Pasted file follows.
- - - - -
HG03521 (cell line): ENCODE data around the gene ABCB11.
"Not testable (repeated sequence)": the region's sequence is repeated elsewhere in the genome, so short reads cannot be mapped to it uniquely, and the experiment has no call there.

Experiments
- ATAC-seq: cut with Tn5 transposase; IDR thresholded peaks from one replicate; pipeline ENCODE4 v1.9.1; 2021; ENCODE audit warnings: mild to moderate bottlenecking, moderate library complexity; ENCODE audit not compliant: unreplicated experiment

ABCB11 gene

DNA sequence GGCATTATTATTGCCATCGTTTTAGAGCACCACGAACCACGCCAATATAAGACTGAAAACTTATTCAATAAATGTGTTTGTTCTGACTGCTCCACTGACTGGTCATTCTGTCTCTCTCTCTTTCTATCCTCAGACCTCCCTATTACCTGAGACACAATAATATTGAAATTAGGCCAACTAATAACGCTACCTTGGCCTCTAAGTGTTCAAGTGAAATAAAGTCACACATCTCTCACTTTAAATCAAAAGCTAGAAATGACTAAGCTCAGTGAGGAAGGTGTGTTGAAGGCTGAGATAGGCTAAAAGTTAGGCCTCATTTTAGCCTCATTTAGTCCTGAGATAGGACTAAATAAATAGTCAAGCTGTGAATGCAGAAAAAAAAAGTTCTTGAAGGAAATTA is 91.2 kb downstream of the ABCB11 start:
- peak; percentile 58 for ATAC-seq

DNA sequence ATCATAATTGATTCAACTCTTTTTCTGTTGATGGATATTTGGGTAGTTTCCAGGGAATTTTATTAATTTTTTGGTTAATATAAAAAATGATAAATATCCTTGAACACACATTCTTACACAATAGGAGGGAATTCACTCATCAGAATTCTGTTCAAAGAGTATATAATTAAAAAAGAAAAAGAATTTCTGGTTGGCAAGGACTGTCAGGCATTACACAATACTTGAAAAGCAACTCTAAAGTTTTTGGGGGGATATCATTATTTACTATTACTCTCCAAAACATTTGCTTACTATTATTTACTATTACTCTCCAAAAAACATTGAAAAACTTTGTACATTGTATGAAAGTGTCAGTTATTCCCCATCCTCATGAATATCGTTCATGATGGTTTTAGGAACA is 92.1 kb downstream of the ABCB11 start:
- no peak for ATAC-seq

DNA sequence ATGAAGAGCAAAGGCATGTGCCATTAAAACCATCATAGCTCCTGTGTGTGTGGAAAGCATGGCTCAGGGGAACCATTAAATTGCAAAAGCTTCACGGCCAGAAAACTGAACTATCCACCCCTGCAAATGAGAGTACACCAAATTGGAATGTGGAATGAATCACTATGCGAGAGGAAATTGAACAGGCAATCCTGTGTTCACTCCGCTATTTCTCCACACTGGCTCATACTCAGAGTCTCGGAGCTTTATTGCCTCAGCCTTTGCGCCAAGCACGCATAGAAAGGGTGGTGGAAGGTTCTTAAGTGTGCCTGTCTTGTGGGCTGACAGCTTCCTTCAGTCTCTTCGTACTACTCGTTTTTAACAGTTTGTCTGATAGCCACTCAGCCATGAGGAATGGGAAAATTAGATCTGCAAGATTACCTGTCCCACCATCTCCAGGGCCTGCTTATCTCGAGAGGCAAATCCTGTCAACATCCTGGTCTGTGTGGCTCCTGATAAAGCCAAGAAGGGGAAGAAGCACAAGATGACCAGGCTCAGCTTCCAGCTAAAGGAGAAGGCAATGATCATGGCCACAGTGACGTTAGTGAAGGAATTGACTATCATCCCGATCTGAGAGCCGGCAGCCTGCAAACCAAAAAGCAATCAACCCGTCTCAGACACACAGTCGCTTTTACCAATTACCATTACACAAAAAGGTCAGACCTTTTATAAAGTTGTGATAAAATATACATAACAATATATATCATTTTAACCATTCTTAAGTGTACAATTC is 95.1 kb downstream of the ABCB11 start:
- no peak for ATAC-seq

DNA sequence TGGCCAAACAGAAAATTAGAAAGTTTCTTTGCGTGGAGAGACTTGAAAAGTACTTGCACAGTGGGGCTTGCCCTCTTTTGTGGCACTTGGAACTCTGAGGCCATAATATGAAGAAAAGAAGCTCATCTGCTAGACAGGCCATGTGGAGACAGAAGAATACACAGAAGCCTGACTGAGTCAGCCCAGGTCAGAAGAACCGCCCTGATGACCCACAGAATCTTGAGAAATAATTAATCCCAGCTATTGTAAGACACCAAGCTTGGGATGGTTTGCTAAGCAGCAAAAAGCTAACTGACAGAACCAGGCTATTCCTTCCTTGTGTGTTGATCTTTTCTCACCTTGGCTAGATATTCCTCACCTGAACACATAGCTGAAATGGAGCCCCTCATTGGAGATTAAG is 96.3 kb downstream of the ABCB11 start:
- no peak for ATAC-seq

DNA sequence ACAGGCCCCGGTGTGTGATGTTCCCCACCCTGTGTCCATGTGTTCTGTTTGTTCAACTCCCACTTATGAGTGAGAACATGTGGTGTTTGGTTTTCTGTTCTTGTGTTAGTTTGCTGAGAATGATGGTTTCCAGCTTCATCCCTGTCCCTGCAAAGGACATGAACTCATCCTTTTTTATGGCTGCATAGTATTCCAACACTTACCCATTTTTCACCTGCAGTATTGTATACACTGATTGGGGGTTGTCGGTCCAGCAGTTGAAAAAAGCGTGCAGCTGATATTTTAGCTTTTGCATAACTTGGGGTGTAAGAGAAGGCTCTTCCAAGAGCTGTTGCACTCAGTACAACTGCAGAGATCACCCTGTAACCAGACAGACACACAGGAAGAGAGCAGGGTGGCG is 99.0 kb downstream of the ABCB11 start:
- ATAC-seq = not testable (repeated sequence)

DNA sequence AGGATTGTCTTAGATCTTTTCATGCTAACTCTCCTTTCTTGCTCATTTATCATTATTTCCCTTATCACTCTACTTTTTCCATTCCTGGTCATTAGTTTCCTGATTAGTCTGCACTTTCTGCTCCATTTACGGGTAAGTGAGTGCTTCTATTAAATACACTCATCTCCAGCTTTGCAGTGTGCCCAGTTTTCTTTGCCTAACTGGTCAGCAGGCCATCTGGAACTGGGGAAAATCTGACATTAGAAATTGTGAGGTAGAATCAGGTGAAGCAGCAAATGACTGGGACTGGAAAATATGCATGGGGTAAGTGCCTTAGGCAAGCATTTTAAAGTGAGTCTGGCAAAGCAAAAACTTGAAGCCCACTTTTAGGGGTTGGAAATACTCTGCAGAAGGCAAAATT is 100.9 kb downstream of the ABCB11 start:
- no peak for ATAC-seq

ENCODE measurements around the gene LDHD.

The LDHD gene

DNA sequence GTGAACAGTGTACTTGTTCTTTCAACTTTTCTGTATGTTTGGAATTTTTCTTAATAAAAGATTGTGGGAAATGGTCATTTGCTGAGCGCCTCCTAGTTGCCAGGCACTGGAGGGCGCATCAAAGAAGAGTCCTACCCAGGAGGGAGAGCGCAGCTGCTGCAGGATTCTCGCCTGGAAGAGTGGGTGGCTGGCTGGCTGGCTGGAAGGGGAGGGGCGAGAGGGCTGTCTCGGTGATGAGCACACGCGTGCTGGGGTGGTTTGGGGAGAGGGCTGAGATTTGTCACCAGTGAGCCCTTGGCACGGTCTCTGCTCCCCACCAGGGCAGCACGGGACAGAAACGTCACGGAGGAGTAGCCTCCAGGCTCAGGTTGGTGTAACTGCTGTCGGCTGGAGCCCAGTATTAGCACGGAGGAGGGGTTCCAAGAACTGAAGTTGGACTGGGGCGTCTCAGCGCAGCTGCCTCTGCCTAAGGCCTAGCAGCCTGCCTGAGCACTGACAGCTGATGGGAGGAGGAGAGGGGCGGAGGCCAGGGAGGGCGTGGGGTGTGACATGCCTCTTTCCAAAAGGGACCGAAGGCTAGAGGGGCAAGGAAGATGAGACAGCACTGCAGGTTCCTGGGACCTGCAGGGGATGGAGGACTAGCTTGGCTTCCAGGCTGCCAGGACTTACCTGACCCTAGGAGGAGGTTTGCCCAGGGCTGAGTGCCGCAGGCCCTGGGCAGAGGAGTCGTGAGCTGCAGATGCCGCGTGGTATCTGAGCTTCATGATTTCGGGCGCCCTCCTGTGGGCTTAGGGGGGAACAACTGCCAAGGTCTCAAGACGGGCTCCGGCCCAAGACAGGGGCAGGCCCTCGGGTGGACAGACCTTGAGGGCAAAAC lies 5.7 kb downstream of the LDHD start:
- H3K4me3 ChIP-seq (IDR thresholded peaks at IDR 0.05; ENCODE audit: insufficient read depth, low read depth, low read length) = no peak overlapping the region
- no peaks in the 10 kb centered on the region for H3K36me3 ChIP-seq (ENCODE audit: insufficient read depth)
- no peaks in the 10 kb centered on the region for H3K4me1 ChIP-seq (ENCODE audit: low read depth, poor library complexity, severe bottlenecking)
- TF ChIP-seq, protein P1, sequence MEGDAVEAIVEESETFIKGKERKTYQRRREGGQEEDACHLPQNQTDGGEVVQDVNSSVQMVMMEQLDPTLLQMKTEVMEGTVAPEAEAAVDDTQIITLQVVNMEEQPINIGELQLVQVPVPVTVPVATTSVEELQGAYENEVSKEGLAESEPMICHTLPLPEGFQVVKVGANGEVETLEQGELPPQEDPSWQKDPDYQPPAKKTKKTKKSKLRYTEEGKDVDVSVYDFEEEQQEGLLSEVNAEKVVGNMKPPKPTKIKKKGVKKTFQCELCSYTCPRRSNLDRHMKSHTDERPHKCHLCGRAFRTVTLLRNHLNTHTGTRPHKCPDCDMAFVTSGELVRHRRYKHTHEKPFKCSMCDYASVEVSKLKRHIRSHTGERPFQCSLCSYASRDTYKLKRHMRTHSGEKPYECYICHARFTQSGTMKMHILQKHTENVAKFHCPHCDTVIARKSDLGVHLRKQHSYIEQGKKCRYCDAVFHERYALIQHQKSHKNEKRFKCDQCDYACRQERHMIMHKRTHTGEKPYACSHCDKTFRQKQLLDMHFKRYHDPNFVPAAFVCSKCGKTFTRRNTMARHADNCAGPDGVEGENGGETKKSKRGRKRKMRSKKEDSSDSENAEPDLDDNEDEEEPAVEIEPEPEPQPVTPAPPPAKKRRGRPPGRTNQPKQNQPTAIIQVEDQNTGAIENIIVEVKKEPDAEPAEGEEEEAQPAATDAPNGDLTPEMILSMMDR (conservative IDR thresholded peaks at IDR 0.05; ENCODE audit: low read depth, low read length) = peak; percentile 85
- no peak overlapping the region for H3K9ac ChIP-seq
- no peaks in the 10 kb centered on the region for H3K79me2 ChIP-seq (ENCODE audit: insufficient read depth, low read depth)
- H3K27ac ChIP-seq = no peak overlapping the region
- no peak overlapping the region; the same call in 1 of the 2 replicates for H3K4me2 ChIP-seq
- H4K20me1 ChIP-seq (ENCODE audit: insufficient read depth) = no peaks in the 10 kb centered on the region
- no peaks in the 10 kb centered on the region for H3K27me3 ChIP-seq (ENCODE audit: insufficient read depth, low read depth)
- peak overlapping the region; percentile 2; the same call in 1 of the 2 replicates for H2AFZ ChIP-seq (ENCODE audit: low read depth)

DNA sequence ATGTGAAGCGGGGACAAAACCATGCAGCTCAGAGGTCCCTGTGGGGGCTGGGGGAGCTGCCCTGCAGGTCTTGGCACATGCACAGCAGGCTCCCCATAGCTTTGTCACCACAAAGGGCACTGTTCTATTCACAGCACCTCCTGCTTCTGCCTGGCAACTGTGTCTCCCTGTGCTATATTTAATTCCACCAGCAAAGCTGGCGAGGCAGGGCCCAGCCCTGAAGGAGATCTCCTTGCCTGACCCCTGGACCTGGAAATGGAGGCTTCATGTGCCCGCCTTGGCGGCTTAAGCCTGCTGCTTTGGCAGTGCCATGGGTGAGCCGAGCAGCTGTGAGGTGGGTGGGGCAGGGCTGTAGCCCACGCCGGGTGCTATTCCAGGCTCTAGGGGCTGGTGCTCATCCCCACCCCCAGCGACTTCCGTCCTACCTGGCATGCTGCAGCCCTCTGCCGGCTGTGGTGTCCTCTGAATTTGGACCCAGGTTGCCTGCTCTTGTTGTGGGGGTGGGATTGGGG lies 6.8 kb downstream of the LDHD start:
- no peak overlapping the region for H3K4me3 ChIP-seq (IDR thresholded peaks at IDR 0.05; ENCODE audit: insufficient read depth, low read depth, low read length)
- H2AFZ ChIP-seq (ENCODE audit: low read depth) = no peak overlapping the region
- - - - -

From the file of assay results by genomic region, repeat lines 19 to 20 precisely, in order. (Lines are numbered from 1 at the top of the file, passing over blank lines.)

The LDHD gene

DNA sequence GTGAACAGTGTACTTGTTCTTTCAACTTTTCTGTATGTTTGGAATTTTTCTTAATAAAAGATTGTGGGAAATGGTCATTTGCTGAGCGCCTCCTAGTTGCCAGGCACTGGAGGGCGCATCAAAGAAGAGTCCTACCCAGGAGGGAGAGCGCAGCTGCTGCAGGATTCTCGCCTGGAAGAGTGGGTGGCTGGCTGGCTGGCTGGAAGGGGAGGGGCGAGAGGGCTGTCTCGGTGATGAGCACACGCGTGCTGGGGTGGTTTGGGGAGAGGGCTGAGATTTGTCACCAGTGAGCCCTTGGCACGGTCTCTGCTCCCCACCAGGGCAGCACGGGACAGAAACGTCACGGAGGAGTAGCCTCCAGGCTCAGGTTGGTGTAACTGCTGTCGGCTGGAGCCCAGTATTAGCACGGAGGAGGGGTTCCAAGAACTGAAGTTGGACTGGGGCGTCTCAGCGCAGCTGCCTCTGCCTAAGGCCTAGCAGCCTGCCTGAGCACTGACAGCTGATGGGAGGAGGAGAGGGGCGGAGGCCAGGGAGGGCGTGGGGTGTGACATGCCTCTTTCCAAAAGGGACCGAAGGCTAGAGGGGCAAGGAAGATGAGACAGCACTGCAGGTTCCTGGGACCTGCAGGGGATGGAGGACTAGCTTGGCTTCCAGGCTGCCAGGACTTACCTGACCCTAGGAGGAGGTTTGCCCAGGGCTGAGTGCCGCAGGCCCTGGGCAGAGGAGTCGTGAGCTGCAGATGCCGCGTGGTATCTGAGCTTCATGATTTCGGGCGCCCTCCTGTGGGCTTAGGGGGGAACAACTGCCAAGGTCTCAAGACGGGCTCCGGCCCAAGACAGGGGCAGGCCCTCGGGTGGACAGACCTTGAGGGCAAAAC lies 5.7 kb downstream of the LDHD start: